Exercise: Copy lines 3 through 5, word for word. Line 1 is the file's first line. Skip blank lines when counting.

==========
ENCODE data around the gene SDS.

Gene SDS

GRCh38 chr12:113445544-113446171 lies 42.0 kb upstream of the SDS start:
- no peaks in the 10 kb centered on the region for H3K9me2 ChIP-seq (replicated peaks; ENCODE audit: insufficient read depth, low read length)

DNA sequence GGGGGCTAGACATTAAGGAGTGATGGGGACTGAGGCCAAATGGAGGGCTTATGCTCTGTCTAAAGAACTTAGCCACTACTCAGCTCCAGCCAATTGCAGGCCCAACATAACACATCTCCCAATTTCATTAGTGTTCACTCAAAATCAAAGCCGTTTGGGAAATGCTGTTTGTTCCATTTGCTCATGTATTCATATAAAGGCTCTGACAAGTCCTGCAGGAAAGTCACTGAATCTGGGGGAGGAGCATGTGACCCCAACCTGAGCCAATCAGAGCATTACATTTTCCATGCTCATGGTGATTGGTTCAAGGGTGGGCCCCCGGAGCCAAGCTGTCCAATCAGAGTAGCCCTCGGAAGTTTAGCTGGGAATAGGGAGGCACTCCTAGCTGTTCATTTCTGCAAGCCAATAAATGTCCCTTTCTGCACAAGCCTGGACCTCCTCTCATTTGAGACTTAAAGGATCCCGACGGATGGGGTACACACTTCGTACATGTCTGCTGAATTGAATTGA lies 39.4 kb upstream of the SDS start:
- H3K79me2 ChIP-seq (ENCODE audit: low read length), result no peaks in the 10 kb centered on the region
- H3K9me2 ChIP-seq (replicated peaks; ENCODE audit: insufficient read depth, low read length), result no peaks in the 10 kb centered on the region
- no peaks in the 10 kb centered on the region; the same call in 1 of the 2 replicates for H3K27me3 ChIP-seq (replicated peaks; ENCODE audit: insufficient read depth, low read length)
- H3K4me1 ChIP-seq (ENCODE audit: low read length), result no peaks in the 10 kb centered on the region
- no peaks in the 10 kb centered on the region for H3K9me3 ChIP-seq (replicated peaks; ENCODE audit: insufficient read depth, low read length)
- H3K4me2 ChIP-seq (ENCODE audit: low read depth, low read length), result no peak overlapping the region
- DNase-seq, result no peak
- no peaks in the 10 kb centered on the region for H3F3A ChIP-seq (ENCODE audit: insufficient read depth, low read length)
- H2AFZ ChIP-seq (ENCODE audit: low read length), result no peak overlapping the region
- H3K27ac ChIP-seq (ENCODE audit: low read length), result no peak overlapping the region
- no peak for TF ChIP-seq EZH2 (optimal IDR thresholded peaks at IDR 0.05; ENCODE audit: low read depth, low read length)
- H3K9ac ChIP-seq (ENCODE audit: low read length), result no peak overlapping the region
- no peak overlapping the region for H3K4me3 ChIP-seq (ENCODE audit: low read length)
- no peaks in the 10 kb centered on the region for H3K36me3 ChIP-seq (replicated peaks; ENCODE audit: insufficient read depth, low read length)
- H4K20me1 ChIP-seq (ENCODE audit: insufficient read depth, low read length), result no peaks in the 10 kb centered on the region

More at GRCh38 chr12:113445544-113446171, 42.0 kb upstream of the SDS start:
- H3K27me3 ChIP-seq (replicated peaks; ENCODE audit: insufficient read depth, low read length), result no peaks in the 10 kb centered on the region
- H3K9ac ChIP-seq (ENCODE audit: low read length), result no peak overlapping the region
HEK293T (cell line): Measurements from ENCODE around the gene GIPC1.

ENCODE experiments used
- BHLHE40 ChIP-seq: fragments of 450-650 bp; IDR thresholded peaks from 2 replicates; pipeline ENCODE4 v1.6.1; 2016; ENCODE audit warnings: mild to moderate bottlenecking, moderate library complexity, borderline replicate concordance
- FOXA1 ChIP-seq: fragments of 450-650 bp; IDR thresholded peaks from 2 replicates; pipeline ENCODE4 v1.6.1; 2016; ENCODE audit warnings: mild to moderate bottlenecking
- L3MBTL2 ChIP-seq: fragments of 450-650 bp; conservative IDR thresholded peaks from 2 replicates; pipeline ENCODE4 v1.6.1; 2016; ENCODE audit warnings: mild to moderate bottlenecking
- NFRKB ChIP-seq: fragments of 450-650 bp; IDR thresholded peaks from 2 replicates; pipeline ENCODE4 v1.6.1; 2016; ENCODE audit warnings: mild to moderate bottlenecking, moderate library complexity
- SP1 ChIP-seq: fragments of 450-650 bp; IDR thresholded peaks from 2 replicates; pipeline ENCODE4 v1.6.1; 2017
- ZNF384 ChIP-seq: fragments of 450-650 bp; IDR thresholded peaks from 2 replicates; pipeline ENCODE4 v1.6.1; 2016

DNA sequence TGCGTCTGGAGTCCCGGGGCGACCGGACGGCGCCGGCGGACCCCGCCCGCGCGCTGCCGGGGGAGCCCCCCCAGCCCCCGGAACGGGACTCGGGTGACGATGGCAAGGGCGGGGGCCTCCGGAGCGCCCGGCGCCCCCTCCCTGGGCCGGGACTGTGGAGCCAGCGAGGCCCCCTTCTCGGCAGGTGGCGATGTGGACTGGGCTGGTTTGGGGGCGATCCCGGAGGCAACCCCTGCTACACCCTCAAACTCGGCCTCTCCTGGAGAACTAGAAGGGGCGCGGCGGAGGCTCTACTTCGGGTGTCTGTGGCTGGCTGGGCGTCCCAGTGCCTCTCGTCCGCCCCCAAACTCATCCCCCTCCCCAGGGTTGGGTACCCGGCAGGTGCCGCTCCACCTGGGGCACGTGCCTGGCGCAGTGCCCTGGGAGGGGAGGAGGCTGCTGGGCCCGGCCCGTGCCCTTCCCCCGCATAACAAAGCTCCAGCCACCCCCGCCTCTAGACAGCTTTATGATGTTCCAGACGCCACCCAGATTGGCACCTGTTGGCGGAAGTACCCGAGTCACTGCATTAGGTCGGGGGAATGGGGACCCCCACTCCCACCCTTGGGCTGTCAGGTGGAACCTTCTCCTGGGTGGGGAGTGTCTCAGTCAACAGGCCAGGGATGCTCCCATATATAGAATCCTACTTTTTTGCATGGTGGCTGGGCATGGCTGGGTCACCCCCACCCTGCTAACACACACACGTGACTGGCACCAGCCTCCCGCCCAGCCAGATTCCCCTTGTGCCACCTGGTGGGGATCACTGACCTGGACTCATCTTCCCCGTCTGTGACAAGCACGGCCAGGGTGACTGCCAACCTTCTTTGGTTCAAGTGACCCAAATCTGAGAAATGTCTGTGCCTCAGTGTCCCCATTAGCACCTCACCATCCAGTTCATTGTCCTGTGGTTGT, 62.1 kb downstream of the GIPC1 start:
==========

GRCh38 chr12:113445544-113446171 lies 42.0 kb upstream of the SDS start:
- no peaks in the 10 kb centered on the region for H3K9me2 ChIP-seq (replicated peaks; ENCODE audit: insufficient read depth, low read length)

DNA sequence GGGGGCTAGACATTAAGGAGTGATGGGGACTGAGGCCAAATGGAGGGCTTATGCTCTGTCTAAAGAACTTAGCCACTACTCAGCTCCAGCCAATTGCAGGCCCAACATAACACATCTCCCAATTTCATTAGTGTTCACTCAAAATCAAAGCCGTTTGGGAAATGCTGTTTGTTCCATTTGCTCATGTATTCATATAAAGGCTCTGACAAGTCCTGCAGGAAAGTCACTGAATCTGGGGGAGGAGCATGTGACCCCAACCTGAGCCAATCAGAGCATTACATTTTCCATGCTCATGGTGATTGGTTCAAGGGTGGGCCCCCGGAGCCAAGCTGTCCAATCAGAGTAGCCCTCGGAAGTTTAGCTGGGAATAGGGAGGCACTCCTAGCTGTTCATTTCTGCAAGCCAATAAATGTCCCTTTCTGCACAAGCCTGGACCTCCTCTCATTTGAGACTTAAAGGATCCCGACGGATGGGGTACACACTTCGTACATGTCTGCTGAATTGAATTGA lies 39.4 kb upstream of the SDS start: